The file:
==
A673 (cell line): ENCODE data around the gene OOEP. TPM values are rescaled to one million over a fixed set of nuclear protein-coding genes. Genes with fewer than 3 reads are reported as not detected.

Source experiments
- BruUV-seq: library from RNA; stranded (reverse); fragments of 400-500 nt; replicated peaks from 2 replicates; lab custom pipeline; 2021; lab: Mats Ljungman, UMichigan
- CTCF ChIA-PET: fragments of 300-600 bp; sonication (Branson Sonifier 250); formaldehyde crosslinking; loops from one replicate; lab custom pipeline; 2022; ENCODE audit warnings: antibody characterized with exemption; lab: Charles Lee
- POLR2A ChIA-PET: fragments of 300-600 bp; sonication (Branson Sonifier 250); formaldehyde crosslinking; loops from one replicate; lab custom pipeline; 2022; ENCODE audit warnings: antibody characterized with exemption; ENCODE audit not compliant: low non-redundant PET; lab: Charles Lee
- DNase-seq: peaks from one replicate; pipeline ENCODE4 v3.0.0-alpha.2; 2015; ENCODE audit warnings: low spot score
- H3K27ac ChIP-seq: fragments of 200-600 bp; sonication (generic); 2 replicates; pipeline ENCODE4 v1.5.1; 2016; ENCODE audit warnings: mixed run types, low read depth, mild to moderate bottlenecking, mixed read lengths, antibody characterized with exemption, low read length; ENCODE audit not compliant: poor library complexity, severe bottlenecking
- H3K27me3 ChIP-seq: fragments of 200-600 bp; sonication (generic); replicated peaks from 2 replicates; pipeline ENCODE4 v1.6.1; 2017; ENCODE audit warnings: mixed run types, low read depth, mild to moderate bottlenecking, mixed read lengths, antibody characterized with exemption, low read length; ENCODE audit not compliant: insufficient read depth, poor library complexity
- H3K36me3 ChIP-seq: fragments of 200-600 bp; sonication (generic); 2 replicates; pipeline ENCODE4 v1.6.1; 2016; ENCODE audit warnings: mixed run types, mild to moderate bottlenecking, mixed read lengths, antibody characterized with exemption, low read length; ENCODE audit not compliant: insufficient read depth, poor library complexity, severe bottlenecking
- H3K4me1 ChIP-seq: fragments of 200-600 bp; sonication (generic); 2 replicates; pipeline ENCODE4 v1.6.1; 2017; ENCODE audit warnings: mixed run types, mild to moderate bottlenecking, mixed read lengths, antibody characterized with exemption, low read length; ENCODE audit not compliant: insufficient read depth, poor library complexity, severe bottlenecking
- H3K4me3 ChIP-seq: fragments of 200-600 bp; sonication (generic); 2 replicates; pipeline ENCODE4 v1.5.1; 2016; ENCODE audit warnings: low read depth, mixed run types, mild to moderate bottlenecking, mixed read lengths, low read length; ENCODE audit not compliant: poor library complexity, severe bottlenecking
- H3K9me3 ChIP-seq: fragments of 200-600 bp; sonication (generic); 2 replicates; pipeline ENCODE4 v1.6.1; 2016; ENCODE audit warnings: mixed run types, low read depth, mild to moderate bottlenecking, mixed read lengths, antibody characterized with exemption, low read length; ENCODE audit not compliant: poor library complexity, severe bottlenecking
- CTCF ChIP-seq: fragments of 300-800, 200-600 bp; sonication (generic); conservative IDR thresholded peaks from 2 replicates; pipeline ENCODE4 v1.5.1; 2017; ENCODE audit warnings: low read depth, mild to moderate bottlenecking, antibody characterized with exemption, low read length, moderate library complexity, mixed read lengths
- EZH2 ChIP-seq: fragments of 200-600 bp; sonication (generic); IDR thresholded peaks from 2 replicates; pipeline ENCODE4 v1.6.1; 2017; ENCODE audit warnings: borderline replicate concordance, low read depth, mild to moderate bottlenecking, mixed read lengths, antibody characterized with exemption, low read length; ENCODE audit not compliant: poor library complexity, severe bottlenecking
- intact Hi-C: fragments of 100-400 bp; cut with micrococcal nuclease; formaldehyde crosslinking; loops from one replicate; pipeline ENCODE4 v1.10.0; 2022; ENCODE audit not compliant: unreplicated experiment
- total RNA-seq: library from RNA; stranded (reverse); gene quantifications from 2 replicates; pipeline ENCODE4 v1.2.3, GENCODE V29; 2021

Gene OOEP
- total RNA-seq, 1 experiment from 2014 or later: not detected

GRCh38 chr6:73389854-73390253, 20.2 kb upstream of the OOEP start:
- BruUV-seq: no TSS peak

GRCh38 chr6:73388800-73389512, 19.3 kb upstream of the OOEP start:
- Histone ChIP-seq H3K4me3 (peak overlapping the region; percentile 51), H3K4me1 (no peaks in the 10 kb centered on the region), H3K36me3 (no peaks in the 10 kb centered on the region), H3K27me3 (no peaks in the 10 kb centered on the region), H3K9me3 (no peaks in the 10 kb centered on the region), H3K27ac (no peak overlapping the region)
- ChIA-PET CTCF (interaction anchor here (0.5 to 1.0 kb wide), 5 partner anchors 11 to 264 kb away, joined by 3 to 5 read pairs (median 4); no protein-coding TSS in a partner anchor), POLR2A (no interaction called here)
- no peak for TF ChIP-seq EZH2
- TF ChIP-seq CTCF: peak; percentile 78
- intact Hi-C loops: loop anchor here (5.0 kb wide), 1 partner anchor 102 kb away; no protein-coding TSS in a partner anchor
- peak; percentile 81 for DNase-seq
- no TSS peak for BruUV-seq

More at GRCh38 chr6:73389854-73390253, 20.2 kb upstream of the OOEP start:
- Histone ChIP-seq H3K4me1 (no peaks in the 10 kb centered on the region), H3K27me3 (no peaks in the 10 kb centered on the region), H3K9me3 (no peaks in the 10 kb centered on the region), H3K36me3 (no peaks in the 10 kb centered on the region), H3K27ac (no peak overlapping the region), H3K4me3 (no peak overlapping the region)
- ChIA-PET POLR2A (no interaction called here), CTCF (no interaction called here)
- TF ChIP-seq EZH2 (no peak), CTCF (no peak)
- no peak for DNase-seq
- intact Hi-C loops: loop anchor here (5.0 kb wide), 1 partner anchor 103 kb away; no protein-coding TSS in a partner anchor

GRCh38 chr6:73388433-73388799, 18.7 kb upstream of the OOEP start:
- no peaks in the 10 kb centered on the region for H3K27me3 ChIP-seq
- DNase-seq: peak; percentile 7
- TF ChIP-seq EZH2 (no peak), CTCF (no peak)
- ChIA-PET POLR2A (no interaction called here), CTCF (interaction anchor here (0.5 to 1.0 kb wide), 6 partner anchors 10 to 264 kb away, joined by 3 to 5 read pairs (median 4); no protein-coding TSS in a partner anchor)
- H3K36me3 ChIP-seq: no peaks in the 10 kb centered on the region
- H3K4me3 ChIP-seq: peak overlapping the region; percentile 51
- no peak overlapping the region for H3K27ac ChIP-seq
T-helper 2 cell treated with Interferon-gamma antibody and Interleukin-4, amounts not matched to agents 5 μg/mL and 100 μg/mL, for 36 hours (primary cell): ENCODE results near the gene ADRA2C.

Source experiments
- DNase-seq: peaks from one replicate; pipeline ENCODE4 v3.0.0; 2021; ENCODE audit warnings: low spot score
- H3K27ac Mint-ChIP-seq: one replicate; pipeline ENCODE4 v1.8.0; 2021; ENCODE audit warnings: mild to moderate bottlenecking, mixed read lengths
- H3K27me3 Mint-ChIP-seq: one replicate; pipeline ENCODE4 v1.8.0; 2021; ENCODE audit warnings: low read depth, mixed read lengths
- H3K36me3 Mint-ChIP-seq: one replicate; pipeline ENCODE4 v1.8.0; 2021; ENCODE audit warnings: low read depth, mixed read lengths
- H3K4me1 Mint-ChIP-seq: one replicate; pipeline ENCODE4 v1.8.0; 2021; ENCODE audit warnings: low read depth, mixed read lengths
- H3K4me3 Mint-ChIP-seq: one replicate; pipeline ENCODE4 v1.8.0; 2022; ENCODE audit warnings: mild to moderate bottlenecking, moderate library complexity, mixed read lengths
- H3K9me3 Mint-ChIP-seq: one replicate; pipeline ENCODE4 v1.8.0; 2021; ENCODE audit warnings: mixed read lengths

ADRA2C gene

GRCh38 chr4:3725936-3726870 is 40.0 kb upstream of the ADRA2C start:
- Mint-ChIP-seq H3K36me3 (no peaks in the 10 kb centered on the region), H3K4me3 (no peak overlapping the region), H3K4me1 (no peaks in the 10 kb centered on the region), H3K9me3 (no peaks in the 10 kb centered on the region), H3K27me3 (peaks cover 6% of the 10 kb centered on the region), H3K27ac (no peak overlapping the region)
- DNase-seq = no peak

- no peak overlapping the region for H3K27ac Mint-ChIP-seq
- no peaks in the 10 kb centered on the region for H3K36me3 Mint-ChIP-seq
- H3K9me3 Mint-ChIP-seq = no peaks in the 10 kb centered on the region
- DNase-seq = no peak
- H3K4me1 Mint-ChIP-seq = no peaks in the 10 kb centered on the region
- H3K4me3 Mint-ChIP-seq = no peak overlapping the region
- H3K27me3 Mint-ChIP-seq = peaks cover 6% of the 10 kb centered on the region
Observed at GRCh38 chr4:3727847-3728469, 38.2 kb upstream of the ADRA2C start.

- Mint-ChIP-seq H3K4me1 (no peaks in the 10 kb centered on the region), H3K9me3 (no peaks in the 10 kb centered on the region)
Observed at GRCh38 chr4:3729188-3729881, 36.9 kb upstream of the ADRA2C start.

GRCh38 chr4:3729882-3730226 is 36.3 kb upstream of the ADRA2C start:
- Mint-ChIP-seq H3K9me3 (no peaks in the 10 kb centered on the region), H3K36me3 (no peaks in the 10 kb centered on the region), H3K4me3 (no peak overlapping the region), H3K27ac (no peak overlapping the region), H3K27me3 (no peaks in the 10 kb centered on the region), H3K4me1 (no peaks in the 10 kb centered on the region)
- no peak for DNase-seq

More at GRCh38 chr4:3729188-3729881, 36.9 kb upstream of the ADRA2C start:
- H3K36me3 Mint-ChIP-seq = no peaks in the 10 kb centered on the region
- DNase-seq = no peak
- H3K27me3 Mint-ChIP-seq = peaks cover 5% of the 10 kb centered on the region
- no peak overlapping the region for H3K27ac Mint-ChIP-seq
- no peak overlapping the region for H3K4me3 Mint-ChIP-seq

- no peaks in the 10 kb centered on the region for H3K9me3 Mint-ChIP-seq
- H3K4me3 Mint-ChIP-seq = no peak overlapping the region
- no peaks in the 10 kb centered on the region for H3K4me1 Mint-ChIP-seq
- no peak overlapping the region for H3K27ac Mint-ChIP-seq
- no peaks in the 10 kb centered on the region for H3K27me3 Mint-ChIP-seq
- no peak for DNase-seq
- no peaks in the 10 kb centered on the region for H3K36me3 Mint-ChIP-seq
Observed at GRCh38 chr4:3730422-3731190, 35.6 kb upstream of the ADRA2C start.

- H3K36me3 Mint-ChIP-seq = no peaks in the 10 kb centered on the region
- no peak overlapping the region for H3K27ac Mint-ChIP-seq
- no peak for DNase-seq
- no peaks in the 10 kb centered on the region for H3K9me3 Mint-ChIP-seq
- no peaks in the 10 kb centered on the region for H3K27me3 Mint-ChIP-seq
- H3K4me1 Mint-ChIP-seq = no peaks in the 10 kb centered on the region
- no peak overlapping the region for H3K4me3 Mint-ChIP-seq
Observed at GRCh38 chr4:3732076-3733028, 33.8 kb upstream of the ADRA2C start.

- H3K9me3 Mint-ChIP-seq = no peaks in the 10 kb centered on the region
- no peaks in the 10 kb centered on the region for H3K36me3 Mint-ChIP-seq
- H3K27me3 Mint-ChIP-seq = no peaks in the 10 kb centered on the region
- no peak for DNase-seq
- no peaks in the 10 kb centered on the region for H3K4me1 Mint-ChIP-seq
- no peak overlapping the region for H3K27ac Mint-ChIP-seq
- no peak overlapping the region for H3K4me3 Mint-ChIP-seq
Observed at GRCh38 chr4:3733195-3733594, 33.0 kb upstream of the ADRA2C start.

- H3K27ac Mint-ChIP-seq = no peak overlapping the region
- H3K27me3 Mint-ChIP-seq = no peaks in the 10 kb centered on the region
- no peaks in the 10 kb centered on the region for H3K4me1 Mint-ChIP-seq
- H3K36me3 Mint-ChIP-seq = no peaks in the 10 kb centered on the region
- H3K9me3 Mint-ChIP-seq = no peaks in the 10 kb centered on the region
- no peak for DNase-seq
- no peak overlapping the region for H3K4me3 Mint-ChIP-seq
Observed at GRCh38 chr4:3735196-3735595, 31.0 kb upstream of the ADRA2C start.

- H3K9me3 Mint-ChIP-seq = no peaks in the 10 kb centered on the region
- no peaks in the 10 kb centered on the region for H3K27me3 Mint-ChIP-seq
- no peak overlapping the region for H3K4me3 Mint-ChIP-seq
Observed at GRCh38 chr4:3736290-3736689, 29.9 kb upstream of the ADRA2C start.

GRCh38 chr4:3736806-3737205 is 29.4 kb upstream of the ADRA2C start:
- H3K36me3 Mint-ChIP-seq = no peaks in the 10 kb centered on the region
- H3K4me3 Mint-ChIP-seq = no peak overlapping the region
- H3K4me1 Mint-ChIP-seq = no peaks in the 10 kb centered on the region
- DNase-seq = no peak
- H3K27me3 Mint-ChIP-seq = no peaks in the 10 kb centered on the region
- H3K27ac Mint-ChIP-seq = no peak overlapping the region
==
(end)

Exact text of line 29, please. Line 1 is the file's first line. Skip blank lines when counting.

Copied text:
More at GRCh38 chr6:73389854-73390253, 20.2 kb upstream of the OOEP start: